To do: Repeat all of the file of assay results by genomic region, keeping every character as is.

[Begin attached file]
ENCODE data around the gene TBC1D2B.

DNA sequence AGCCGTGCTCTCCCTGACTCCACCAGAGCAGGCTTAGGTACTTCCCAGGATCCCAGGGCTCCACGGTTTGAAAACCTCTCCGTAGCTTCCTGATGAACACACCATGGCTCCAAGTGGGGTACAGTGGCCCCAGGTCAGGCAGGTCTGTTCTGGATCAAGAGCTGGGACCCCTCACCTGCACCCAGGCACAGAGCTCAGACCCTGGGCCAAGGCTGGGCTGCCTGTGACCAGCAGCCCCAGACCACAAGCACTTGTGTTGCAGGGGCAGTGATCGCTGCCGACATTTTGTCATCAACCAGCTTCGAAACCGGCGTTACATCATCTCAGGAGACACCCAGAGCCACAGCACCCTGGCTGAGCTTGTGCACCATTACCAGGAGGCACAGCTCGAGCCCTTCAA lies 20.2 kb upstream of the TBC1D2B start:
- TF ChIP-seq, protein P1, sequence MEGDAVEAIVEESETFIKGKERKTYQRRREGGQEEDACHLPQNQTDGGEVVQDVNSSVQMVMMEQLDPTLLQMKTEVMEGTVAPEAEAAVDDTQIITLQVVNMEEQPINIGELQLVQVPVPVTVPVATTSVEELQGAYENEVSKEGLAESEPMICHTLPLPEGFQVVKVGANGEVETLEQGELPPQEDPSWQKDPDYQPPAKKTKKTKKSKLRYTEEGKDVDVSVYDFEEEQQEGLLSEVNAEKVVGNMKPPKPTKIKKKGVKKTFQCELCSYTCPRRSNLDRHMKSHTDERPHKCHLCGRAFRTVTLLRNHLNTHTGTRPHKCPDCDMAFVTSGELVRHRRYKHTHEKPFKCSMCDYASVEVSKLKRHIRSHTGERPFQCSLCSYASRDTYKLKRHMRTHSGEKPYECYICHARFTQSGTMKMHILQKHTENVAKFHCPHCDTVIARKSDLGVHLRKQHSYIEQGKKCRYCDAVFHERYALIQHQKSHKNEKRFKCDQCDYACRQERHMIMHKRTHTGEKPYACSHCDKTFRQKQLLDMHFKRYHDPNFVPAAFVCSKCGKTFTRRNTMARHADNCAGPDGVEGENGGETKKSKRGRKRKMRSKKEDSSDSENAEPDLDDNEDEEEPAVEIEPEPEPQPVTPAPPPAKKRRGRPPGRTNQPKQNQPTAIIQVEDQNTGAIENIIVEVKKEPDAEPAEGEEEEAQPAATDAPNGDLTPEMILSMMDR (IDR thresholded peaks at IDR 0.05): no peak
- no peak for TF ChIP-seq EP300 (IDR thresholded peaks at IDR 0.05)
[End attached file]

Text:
ENCODE data around the gene TBC1D2B.

DNA sequence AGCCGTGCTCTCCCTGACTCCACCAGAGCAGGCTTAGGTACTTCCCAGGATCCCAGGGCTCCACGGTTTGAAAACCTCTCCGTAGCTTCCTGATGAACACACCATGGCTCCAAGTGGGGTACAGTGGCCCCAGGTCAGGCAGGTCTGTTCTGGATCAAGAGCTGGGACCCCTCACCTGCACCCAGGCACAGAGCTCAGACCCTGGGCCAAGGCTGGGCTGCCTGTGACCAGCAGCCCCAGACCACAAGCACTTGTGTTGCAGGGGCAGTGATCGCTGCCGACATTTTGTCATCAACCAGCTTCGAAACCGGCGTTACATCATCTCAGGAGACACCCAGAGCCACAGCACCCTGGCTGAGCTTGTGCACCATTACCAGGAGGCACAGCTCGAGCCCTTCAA lies 20.2 kb upstream of the TBC1D2B start:
- TF ChIP-seq, protein P1, sequence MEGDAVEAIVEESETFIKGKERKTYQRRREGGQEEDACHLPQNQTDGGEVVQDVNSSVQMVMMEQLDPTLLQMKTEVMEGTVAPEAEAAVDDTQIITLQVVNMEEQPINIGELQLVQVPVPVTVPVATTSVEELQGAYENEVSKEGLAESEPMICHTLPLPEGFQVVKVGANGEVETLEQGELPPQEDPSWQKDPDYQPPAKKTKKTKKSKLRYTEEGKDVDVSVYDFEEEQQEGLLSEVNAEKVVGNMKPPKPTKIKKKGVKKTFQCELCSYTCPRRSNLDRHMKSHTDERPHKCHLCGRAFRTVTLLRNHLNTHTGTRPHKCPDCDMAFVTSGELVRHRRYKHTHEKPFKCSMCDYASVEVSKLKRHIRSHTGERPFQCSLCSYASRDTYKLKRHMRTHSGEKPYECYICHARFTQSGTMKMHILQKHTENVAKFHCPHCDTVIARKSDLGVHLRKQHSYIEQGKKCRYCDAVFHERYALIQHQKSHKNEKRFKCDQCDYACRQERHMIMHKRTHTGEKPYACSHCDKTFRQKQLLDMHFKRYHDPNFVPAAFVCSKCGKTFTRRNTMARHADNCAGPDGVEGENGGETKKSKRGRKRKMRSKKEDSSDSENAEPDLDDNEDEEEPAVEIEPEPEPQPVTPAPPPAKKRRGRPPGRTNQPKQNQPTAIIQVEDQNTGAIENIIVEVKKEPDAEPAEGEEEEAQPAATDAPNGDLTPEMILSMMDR (IDR thresholded peaks at IDR 0.05): no peak
- no peak for TF ChIP-seq EP300 (IDR thresholded peaks at IDR 0.05)